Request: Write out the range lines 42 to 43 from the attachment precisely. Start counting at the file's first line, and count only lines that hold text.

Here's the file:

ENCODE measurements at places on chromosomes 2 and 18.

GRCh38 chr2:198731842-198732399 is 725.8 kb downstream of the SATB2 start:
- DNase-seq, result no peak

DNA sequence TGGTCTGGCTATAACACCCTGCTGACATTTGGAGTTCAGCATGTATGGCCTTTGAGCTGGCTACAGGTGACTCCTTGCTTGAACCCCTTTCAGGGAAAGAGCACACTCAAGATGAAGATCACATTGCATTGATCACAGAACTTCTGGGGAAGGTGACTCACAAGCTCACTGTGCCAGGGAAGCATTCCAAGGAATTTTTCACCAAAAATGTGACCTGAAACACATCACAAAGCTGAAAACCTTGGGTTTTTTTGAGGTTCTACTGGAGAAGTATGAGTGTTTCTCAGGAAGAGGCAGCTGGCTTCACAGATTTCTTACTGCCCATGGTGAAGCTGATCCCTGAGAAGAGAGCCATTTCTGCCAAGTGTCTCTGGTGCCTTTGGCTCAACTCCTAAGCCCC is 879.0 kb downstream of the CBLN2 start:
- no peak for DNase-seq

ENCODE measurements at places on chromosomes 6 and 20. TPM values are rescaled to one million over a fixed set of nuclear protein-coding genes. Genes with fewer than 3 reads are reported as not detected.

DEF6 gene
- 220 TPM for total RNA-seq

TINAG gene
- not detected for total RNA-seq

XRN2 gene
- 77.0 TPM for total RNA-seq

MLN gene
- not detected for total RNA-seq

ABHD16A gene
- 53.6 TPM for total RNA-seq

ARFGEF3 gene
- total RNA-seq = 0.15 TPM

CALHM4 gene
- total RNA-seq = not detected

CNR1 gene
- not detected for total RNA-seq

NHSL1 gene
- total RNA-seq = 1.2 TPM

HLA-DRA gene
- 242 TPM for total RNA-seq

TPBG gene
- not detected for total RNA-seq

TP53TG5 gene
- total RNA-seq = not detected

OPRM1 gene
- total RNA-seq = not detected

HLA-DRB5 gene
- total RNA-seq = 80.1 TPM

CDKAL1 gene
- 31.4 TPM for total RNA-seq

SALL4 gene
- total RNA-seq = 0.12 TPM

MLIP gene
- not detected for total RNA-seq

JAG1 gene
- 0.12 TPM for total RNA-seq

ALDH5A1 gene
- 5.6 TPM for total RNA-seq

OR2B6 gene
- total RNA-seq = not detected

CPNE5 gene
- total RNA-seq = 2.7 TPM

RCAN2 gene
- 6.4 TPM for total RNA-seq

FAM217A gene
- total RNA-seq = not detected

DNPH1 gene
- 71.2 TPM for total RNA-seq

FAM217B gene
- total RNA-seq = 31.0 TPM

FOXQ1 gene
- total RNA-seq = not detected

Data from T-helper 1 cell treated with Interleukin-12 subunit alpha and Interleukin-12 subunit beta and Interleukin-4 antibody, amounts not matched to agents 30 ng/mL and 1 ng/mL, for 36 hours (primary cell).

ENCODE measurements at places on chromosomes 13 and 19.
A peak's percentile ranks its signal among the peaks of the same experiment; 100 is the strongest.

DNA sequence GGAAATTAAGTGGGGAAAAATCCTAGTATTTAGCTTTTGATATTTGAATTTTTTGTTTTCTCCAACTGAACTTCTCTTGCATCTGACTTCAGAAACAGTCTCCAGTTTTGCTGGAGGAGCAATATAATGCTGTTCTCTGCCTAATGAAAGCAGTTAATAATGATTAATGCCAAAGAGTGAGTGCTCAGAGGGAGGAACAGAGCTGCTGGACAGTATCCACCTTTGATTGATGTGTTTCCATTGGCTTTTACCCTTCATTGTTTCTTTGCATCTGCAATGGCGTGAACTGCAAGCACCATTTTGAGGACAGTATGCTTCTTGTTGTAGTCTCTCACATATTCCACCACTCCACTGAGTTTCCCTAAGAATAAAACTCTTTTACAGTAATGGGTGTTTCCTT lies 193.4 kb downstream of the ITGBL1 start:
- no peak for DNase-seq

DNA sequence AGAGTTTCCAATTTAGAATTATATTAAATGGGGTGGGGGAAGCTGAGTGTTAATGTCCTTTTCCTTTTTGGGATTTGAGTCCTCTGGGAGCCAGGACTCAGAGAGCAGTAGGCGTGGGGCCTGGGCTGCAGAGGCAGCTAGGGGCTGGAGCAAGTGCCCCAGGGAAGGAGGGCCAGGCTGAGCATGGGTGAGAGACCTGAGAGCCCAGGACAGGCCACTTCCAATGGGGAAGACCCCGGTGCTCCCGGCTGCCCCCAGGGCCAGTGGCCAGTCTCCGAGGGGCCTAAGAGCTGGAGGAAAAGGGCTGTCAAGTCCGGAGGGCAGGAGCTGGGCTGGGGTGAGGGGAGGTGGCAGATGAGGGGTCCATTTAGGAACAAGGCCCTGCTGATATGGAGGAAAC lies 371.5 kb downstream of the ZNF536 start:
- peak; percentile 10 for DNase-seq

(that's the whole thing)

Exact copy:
- 0.12 TPM for total RNA-seq

ALDH5A1 gene